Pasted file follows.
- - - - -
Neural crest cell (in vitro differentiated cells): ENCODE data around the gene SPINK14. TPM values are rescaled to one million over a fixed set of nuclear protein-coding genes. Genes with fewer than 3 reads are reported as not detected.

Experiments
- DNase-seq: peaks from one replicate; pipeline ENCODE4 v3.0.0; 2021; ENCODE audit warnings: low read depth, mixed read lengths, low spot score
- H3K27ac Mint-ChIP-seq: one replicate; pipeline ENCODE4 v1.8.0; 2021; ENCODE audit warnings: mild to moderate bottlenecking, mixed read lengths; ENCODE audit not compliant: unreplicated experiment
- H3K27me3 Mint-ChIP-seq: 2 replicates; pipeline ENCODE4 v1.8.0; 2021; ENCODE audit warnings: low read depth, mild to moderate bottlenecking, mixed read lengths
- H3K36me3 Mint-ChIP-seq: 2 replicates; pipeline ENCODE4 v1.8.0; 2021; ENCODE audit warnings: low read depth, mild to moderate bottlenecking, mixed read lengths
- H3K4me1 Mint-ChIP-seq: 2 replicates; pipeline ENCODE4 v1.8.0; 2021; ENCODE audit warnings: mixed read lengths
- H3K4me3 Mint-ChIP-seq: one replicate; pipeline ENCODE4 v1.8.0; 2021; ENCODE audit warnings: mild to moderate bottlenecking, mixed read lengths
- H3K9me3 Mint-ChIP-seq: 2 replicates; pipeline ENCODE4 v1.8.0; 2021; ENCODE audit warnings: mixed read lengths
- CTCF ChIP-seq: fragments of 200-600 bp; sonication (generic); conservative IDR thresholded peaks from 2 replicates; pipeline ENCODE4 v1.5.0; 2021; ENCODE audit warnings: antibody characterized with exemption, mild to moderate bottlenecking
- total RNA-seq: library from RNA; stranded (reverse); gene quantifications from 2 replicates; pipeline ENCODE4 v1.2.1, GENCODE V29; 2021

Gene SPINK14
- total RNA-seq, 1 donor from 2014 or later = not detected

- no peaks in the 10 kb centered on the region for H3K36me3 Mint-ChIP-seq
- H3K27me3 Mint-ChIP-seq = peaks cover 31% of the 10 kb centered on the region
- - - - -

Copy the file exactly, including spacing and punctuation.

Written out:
Neural crest cell (in vitro differentiated cells): ENCODE data around the gene SPINK14. TPM values are rescaled to one million over a fixed set of nuclear protein-coding genes. Genes with fewer than 3 reads are reported as not detected.

Experiments
- DNase-seq: peaks from one replicate; pipeline ENCODE4 v3.0.0; 2021; ENCODE audit warnings: low read depth, mixed read lengths, low spot score
- H3K27ac Mint-ChIP-seq: one replicate; pipeline ENCODE4 v1.8.0; 2021; ENCODE audit warnings: mild to moderate bottlenecking, mixed read lengths; ENCODE audit not compliant: unreplicated experiment
- H3K27me3 Mint-ChIP-seq: 2 replicates; pipeline ENCODE4 v1.8.0; 2021; ENCODE audit warnings: low read depth, mild to moderate bottlenecking, mixed read lengths
- H3K36me3 Mint-ChIP-seq: 2 replicates; pipeline ENCODE4 v1.8.0; 2021; ENCODE audit warnings: low read depth, mild to moderate bottlenecking, mixed read lengths
- H3K4me1 Mint-ChIP-seq: 2 replicates; pipeline ENCODE4 v1.8.0; 2021; ENCODE audit warnings: mixed read lengths
- H3K4me3 Mint-ChIP-seq: one replicate; pipeline ENCODE4 v1.8.0; 2021; ENCODE audit warnings: mild to moderate bottlenecking, mixed read lengths
- H3K9me3 Mint-ChIP-seq: 2 replicates; pipeline ENCODE4 v1.8.0; 2021; ENCODE audit warnings: mixed read lengths
- CTCF ChIP-seq: fragments of 200-600 bp; sonication (generic); conservative IDR thresholded peaks from 2 replicates; pipeline ENCODE4 v1.5.0; 2021; ENCODE audit warnings: antibody characterized with exemption, mild to moderate bottlenecking
- total RNA-seq: library from RNA; stranded (reverse); gene quantifications from 2 replicates; pipeline ENCODE4 v1.2.1, GENCODE V29; 2021

Gene SPINK14
- total RNA-seq, 1 donor from 2014 or later = not detected

- no peaks in the 10 kb centered on the region for H3K36me3 Mint-ChIP-seq
- H3K27me3 Mint-ChIP-seq = peaks cover 31% of the 10 kb centered on the region